Of course, the Ascension Day peeve is rattling her cage at the transfer to Sunday because 40 days is 40 days, thank you! Then I reminded her that our new bishop is being installed on June 2nd and she calmed down and began to purr.
Welcome, Bishop Estevez! Welcome to St. Augustine! Ad multos annos!
The new Bishop of St. Augustine will be installed this week. On Wednesday evening, there will be a Vespers at the Cathedral-Basilica and on Thursday afternoon, the installation Mass at a large church in Jacksonville.
Obviously, most of us won't be in either building. We have been warned sternly by the powers that be not to even think we'd have a chance of getting in if we showed up. However, I plan to be in the Plaza at St. Augustine to watch the bishop arrive, knock on the door with a mallet and enter. That watching from the street is the laudable role of the peasants.
And I hope lots of other faithful are there as well! He will be the ruler, teacher, and shepherd to this diocese for many years (God willing!). If it were up to me, we would be lining the streets with cheering Catholics. Not only would it show our new bishop that we welcome him, it would show everyone else that we take our faith seriously.
The peasants never expected to enter the cathedral or dine at the king's table, but they certainly wanted to see him when he came to town.
Like every other person on the planet, I receive endless requests for money from worthy causes. Some are global; some are local. Some are religious; many are not.
As a veteran of the philanthropic sector, I know it is the duty of nonprofits to ask. And as a thoughtful person with some disposable income, I know it is my duty to give – and give wisely.
I like to know what happens to my money. Is it just going to overhead? Are there special projects happening and a need that's arisen? What kind of progress is going on?
In the wake of the Greg Mortenson melt-down, I've been thinking about fund-raising. Even more so after a solicitation I received this week from an organization I support.
They thanked me for my giving, appreciated my using a direct transfer method that saved them time and money. The conclusion was a suggestion that I up the ante by $5-$10 a month. That's the proverbial "call to action" that we all know and love in fundraising and marketing.
However, they didn't give me a reason to do so. I guess they'd just like some more. Not compelling. In fact, downright "dis-motivating."
I always like to keep up on Metropolitan Hilarion's writings. Thoughtful, lengthy (of course), and a good window on the Russian Orthodox view of the world. This essay on missionary questions covers some interesting territory on liturgy – with issues that may resonate with Catholic readers. (Scroll down to find that section if you're afraid of bogging down in patristics.)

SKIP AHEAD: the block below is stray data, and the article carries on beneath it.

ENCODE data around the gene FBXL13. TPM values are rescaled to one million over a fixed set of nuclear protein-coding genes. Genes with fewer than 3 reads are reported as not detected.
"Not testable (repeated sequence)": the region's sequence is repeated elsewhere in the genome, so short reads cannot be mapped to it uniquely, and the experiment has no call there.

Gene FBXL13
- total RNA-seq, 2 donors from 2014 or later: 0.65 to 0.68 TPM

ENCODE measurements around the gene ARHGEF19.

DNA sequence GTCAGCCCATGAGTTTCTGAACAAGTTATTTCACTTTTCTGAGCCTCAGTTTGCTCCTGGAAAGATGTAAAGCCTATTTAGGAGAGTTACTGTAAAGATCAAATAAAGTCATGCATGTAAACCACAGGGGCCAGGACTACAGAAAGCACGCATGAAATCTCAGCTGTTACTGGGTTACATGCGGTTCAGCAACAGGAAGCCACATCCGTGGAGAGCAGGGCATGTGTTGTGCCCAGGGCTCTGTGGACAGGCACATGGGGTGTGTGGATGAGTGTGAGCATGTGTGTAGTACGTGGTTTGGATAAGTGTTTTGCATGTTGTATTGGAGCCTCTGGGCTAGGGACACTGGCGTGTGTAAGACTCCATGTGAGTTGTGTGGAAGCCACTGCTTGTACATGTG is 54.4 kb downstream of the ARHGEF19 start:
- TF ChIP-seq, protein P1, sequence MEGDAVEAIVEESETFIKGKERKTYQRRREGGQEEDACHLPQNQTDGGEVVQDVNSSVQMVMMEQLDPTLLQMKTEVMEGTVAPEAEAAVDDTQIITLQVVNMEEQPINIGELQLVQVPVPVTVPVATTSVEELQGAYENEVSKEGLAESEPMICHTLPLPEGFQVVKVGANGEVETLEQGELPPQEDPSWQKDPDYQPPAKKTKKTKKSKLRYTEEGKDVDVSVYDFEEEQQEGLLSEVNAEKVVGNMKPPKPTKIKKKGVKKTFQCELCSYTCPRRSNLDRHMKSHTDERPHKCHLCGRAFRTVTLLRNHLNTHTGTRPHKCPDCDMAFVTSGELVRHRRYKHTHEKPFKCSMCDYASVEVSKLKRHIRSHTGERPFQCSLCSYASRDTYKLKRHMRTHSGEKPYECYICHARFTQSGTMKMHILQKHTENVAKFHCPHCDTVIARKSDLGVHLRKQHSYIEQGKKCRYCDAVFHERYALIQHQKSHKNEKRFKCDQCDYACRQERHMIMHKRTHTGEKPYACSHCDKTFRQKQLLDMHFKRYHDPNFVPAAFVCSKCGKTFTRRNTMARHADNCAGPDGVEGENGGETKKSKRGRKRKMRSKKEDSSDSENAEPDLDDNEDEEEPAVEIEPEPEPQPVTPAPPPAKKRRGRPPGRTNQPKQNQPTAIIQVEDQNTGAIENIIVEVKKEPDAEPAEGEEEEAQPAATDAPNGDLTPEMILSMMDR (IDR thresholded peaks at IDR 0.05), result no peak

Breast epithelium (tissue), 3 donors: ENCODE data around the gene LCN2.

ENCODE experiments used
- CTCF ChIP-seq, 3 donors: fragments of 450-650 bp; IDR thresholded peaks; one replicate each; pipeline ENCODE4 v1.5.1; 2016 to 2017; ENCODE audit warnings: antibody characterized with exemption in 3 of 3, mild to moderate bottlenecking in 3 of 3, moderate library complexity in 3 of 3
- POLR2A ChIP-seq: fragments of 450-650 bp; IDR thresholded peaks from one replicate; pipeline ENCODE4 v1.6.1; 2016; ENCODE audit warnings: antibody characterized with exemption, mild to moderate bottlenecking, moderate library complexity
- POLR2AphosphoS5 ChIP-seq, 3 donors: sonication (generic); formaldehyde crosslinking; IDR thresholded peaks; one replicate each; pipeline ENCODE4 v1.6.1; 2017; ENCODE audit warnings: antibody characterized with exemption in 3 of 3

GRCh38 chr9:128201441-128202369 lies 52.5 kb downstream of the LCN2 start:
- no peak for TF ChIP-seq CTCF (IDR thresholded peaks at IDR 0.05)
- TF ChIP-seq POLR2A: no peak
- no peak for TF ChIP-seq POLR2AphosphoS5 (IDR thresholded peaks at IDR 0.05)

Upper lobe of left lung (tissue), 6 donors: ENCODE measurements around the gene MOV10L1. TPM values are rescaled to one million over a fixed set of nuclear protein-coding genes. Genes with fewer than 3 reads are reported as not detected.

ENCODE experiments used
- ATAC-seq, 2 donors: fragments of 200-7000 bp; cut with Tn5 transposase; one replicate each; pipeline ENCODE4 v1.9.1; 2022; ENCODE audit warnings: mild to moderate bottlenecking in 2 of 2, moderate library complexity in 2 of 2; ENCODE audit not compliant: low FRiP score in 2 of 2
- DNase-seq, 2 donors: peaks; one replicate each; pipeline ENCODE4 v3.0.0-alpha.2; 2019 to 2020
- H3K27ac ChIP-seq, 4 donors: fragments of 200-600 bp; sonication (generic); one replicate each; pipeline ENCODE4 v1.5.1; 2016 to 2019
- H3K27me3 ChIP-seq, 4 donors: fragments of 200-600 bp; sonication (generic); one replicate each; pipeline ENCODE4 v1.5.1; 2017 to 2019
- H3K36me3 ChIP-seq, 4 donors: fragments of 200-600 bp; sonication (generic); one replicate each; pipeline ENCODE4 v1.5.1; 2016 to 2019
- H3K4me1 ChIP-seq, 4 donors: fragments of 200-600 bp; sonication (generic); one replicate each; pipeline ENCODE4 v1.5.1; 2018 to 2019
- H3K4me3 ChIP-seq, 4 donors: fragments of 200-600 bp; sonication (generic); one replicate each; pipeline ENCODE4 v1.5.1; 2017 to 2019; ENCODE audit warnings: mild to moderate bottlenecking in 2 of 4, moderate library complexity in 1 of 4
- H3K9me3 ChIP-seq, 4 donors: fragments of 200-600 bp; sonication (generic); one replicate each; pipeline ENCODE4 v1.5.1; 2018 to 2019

So head over to his website - read something or just look at the pictures if you like elaborate vestments (something the Russians have taken to a high art-form).
I've just learned that it's probably more difficult to move 1/2 mile than 3,000 miles. In the latter case, you throw everything in boxes all at once. The truck comes; the truck leaves. If it doesn't fit, it goes to St. Vincent de Paul.
Move inside the same town and you can agonize over every item.
No sooner did I ask Elizabeth Scalia, aka The Anchoress, to pray that we receive a wonderful bishop then the announcement came that Felipe de Jesus Estevez from Miami will become our new bishop. He's been an auxiliary bishop. Here's a link to a biographical video about him on our diocesan website.
From our diocesan circular of important announcements:
This Earth Day, April 22, the U.S. Bishops are asking you to please contact your members of Congress and urge greater U.S. leadership to address climate change, especially its disproportionate impact on the poor and vulnerable people here and abroad.
What a tragedy! Something that makes all our petty concerns seem just that – petty.
Having grown up and lived in San Francisco for years, I have a great appreciation of earthquakes. They are unpredictable, uncontrollable, and utterly destroy any fantasies that you might have about being in charge of the physical universe.
The prize goes to (drum roll) – the Benedictines of Mary in the Diocese of Kansas City. What a great place to keep all those skeins of embroidery thread!
Visit the photo tour of their new priory at Kansas Catholic - a wonderful testimony to faith, clear charism, and the willingness of young women to answer this demanding call and of laity and clergy to support them.
People who read this blog probably don't come from the texting demographic. But maybe you have children, friends, whatever who do. Watch this – and make sure you send it on to someone who might benefit. Thanks to The Deacon's Bench over at Patheos.